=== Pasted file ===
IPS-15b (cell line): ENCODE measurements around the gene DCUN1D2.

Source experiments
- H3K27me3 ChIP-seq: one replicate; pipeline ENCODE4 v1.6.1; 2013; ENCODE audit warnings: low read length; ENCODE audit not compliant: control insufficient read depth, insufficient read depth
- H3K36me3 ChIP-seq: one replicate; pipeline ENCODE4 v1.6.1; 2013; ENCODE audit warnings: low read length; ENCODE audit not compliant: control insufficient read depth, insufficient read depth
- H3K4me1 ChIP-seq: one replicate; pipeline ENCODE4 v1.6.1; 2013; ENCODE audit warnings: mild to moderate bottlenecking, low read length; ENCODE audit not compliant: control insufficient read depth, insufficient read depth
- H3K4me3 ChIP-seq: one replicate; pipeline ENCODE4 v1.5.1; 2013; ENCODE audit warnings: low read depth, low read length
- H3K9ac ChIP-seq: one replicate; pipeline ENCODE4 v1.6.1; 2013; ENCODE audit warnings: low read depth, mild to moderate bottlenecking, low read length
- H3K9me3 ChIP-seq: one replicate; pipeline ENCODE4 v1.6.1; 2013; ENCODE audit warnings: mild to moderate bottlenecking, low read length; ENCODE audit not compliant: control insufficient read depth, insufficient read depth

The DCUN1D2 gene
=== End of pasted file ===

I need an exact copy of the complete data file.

IPS-15b (cell line): ENCODE measurements around the gene DCUN1D2.

Source experiments
- H3K27me3 ChIP-seq: one replicate; pipeline ENCODE4 v1.6.1; 2013; ENCODE audit warnings: low read length; ENCODE audit not compliant: control insufficient read depth, insufficient read depth
- H3K36me3 ChIP-seq: one replicate; pipeline ENCODE4 v1.6.1; 2013; ENCODE audit warnings: low read length; ENCODE audit not compliant: control insufficient read depth, insufficient read depth
- H3K4me1 ChIP-seq: one replicate; pipeline ENCODE4 v1.6.1; 2013; ENCODE audit warnings: mild to moderate bottlenecking, low read length; ENCODE audit not compliant: control insufficient read depth, insufficient read depth
- H3K4me3 ChIP-seq: one replicate; pipeline ENCODE4 v1.5.1; 2013; ENCODE audit warnings: low read depth, low read length
- H3K9ac ChIP-seq: one replicate; pipeline ENCODE4 v1.6.1; 2013; ENCODE audit warnings: low read depth, mild to moderate bottlenecking, low read length
- H3K9me3 ChIP-seq: one replicate; pipeline ENCODE4 v1.6.1; 2013; ENCODE audit warnings: mild to moderate bottlenecking, low read length; ENCODE audit not compliant: control insufficient read depth, insufficient read depth

The DCUN1D2 gene